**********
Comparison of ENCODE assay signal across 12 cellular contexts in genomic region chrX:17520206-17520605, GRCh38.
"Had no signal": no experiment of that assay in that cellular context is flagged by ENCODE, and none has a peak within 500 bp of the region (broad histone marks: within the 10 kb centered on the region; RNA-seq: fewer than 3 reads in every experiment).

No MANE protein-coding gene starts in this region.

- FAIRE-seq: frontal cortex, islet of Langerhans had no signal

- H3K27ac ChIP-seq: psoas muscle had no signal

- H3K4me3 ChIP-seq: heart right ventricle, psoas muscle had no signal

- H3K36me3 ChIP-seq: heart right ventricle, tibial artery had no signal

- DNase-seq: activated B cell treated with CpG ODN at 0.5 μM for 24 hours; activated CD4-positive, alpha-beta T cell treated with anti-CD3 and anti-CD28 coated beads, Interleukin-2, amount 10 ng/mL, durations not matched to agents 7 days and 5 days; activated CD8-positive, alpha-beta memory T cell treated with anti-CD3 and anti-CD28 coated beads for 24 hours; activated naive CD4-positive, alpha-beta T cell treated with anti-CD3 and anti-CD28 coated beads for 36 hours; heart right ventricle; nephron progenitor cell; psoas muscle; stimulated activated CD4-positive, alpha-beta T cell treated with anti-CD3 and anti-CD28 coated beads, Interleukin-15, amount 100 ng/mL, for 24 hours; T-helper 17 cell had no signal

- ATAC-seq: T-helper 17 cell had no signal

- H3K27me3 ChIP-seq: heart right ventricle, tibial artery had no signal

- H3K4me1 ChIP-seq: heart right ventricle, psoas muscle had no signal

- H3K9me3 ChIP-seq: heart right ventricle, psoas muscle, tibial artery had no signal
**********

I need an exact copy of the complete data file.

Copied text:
Comparison of ENCODE assay signal across 12 cellular contexts in genomic region chrX:17520206-17520605, GRCh38.
"Had no signal": no experiment of that assay in that cellular context is flagged by ENCODE, and none has a peak within 500 bp of the region (broad histone marks: within the 10 kb centered on the region; RNA-seq: fewer than 3 reads in every experiment).

No MANE protein-coding gene starts in this region.

- FAIRE-seq: frontal cortex, islet of Langerhans had no signal

- H3K27ac ChIP-seq: psoas muscle had no signal

- H3K4me3 ChIP-seq: heart right ventricle, psoas muscle had no signal

- H3K36me3 ChIP-seq: heart right ventricle, tibial artery had no signal

- DNase-seq: activated B cell treated with CpG ODN at 0.5 μM for 24 hours; activated CD4-positive, alpha-beta T cell treated with anti-CD3 and anti-CD28 coated beads, Interleukin-2, amount 10 ng/mL, durations not matched to agents 7 days and 5 days; activated CD8-positive, alpha-beta memory T cell treated with anti-CD3 and anti-CD28 coated beads for 24 hours; activated naive CD4-positive, alpha-beta T cell treated with anti-CD3 and anti-CD28 coated beads for 36 hours; heart right ventricle; nephron progenitor cell; psoas muscle; stimulated activated CD4-positive, alpha-beta T cell treated with anti-CD3 and anti-CD28 coated beads, Interleukin-15, amount 100 ng/mL, for 24 hours; T-helper 17 cell had no signal

- ATAC-seq: T-helper 17 cell had no signal

- H3K27me3 ChIP-seq: heart right ventricle, tibial artery had no signal

- H3K4me1 ChIP-seq: heart right ventricle, psoas muscle had no signal

- H3K9me3 ChIP-seq: heart right ventricle, psoas muscle, tibial artery had no signal